Lorikeet roosting and city lights

To: "Wendy" <>, <>
Subject: Lorikeet roosting and city lights
From: "Stuart, Alan AD" <>
Date: Wed, 28 Mar 2007 17:50:07 +1000
Here in Newcastle there is also a communal roost for rainbow lorikeets,
in fig trees near a multi-story carpark and ovals, with lots of lighting
on at night.  Every night 500-1000 birds (I haven't done a proper count)
roost in just a handful of trees there - and lots of common mynas also
are roosting in the same set of trees.

So, at about midway between Brisbane and Melbourne, the behaviour seems
to be the same.


-----Original Message-----
 On Behalf Of Wendy
Sent: Wednesday, 28 March 2007 9:19 AM
Subject: Lorikeet roosting and city lights

Likewise here in Coburg, inner N Melbourne. The local population roosts
palm trees near the corner of Bell St and Sydney Rd (becomes Hume
just adjacent to Coburg Shopping strip with thousands of cars, trams and
~ 5
bus routes.  Before the lorikeets arrived some years ago this was the
of the Mynahs. I'm always intrigued to find the 2 species still share
roost. The lorikeets go in first and the mynahs wait.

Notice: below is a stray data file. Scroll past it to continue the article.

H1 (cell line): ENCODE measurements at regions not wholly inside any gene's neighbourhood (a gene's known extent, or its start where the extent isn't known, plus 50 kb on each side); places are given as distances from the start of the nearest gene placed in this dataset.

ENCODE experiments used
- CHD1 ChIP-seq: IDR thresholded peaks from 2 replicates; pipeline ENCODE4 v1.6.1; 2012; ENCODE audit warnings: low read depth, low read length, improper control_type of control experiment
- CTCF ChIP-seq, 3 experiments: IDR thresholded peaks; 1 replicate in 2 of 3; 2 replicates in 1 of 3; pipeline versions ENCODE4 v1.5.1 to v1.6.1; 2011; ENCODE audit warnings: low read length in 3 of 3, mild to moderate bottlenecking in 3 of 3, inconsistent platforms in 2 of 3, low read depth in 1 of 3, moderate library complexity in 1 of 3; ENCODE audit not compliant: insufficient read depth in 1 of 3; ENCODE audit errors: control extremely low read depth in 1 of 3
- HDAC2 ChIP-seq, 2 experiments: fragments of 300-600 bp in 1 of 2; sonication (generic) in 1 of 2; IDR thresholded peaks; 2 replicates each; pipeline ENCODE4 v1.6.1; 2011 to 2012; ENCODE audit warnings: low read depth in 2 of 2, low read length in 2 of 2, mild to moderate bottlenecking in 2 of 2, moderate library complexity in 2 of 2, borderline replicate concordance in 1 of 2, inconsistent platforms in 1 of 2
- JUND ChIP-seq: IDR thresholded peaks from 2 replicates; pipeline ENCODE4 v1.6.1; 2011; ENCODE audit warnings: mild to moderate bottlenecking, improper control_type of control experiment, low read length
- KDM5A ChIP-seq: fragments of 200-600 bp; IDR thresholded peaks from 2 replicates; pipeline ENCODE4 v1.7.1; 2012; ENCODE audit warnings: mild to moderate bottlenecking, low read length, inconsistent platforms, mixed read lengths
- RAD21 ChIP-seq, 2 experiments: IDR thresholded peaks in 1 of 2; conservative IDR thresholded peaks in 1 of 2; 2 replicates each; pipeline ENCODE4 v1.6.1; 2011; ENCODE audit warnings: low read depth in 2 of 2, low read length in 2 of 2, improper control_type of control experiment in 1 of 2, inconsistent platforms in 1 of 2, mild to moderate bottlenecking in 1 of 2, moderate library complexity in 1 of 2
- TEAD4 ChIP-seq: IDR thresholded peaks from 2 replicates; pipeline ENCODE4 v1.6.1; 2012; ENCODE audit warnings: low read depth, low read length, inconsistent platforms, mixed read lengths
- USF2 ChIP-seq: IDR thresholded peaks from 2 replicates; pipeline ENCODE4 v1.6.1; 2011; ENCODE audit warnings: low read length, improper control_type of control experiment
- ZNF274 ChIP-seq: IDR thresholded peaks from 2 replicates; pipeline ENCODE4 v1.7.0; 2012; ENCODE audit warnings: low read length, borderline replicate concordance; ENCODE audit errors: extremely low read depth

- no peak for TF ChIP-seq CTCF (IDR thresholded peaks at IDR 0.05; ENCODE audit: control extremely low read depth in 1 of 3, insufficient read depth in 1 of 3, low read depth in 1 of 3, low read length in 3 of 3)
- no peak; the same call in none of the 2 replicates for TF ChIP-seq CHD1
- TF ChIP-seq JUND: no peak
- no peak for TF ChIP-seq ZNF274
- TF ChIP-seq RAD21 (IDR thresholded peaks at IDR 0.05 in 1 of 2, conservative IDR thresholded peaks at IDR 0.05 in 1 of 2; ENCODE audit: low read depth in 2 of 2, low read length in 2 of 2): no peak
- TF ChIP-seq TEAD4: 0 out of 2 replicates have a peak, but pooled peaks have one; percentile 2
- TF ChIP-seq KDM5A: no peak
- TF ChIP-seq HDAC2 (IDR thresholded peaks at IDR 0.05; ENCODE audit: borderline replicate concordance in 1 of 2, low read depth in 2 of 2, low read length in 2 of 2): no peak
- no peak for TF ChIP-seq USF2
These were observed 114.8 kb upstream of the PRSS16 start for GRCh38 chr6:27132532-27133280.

A friend recently told me of the experience of waiting for a bus on BUSY
peak morning Bell St in nearby Preston. Hundreds of Rainbows were
and energetically feeding in and flying around flowering Spotted Gums in
tiny strip (~1m wide) in the middle of the road. He watched in horror
amazement expecting any moment the flying about birds to come to grief
the traffic. This did not happen. Then a distress call went through the
group and they took off. He looked about expecting to find a raptor.
a group of S C Cockatoos landed in the same trees - again without mishap
with the considerable traffic which included lots of trucks. The bullies
little interest in the Euc flowers. They pottered about for a bit, some
snipped off some twigs of blooms and they too departed, unscathed.

Apart from the relative warmth of this locality due to the heat sink
brick and cement') effect on this Rainbow roosting site; possibly the 2
long, large roads provide handy navigational aids to finding the roost.
these sparsely treed suburbs the rainbows have to range far and wide to
fruit and flowers on which to feed. They also seem to have favoured
points. I have a couple of tall Eucs in front of my place and they seem
visit these (noisily) for grooming, socialising etc on there outward and
inward journeys.


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